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A sign that you should see a doctor is when the burn seems like it's getting worse every day. In this video, Alexander Majidian, MD, FACS of the Grossman Burn Center at West Hills Hospital, discusses some symptoms of a bad burn.
Seek medical attention for your burn when the burn is at least 5% of your total body surface area, deep 2nd degree or 3 degree burn, involves the vital facial structures (peri-oral or peri-orbital areas), inhalation injury, or signs of infection (fever, celluitis, increase swelling, or pain).
When a burn exceeds 3 inches (7.5 cm) in diameter, seek medical assistance. If the burn occurs on your face, hands, scalp, joint area or other sensitive or thin-skinned area, you should see a doctor. If the burn is a chemical or electrical burn, call for emergency help.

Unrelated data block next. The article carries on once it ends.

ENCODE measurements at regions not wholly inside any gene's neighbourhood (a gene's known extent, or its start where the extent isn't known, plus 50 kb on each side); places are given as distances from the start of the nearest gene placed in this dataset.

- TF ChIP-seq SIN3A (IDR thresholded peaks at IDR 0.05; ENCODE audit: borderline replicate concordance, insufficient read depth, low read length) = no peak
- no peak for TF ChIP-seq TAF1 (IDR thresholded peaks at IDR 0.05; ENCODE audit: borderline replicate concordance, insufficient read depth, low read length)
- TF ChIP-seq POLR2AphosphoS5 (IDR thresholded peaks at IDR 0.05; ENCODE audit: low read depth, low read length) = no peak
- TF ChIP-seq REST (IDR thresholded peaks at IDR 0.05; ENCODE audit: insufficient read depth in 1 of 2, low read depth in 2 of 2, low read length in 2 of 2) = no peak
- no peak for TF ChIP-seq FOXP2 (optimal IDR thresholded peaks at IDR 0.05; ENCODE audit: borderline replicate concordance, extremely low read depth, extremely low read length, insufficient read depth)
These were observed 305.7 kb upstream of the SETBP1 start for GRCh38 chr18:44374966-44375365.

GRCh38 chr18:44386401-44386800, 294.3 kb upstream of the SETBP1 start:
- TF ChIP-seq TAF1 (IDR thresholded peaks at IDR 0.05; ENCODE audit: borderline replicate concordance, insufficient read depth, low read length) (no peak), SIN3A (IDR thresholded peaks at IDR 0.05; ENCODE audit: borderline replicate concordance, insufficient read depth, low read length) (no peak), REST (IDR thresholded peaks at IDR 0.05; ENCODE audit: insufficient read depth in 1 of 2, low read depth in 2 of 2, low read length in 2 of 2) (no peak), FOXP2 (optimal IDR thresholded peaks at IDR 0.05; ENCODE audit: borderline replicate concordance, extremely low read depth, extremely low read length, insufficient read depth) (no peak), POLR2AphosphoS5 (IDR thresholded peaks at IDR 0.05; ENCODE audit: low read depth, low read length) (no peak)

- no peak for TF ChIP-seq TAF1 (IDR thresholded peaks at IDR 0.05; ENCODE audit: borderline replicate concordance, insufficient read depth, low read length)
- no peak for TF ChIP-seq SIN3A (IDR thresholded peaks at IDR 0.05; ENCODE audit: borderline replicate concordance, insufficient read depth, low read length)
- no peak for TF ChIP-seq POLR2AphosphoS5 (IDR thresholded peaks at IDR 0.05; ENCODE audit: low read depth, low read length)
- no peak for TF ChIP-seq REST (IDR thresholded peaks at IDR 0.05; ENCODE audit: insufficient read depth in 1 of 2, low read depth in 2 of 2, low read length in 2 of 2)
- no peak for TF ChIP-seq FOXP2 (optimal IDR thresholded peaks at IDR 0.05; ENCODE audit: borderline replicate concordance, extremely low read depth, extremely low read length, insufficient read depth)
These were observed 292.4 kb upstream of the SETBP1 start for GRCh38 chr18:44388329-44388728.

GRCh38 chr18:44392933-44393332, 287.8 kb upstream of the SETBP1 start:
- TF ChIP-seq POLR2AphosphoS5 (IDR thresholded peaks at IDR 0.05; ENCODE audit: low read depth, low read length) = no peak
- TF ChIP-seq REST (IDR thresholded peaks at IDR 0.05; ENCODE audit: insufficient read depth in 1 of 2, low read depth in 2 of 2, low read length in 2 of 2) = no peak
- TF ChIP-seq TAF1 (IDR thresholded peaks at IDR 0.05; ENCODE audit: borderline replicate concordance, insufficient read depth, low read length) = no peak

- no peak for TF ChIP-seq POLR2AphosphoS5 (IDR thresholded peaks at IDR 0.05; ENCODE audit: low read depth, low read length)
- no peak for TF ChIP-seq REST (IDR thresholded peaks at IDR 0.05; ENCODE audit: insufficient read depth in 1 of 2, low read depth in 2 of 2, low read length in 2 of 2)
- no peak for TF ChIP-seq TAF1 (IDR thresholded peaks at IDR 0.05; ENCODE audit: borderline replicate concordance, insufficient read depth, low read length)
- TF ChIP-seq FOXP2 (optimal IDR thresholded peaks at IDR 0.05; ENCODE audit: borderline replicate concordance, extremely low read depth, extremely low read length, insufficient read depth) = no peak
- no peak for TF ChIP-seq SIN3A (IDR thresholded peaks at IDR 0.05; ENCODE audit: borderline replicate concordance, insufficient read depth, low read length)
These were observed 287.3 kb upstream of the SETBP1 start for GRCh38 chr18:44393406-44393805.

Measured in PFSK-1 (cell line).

Important: This content reflects information from various individuals and organizations and may offer alternative or opposing points of view. It should not be used for medical advice, diagnosis or treatment. As always, you should consult with your healthcare provider about your specific health needs.